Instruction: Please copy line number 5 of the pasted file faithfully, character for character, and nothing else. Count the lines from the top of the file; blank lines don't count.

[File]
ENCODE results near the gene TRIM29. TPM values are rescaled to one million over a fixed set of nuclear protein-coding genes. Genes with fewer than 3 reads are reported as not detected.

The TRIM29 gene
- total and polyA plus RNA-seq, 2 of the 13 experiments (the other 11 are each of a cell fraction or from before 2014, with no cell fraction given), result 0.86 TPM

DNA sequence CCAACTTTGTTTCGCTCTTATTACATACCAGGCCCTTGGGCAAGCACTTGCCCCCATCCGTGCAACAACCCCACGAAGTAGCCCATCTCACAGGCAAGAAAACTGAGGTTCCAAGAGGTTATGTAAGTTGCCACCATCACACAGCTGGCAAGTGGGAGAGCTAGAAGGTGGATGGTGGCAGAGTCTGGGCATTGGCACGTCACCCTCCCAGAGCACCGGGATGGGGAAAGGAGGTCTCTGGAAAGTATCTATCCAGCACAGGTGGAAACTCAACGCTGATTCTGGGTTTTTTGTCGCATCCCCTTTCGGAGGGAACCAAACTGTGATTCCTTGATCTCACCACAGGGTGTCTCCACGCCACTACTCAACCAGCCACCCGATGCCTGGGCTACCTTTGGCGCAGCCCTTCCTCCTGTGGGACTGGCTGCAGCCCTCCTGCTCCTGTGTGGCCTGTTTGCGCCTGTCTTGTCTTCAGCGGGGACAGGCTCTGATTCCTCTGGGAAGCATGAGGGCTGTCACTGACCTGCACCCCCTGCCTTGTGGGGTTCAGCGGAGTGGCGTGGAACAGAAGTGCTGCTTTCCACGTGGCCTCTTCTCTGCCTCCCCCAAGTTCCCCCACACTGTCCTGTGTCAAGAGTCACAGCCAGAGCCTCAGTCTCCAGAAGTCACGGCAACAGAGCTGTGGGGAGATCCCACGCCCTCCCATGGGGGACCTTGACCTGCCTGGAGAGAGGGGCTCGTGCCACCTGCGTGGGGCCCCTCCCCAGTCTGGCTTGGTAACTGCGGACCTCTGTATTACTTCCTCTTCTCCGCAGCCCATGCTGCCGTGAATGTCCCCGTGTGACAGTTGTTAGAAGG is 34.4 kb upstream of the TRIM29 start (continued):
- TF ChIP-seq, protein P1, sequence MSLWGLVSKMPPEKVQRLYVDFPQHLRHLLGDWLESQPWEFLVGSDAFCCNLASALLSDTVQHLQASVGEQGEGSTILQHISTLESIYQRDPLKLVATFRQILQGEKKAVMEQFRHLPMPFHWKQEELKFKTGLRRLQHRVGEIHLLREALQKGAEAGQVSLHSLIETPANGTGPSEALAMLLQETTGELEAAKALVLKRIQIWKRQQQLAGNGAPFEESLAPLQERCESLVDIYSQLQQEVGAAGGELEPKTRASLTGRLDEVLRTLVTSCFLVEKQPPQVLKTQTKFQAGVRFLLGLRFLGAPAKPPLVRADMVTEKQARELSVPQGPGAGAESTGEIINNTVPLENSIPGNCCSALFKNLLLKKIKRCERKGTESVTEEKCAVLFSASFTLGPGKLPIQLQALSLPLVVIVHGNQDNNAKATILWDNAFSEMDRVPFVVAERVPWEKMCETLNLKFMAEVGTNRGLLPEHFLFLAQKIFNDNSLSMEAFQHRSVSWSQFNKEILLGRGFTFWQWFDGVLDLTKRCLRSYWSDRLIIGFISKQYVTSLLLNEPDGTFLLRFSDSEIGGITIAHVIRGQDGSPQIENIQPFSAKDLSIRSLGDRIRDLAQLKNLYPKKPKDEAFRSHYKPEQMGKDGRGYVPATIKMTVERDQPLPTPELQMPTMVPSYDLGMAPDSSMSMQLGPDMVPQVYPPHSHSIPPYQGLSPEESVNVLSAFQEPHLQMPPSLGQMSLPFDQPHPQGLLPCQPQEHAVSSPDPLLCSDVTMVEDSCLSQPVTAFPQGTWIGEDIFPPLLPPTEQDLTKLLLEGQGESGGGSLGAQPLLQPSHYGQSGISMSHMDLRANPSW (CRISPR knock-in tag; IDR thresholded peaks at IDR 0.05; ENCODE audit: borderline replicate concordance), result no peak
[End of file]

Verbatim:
- TF ChIP-seq, protein P1, sequence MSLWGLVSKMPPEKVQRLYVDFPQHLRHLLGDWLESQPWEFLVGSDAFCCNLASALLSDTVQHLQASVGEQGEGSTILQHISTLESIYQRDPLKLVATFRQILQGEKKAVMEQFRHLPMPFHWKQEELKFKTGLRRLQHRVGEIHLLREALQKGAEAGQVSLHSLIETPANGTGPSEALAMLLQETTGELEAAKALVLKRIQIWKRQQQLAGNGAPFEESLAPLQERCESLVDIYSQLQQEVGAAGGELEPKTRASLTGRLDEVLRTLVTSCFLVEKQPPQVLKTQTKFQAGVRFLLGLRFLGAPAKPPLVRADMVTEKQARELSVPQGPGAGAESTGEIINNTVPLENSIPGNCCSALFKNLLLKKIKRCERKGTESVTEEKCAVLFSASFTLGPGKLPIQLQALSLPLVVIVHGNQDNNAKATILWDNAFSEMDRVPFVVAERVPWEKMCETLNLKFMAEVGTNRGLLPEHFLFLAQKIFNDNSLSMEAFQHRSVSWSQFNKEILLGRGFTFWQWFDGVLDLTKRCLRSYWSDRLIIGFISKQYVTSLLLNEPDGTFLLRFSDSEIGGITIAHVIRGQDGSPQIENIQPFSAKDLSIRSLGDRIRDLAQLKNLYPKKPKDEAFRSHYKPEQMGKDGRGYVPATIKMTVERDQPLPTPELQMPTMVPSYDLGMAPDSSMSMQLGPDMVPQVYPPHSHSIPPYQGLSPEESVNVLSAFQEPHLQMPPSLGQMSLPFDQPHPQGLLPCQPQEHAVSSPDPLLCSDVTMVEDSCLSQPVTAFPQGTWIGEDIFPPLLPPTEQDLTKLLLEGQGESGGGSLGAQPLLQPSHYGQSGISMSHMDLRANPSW (CRISPR knock-in tag; IDR thresholded peaks at IDR 0.05; ENCODE audit: borderline replicate concordance), result no peak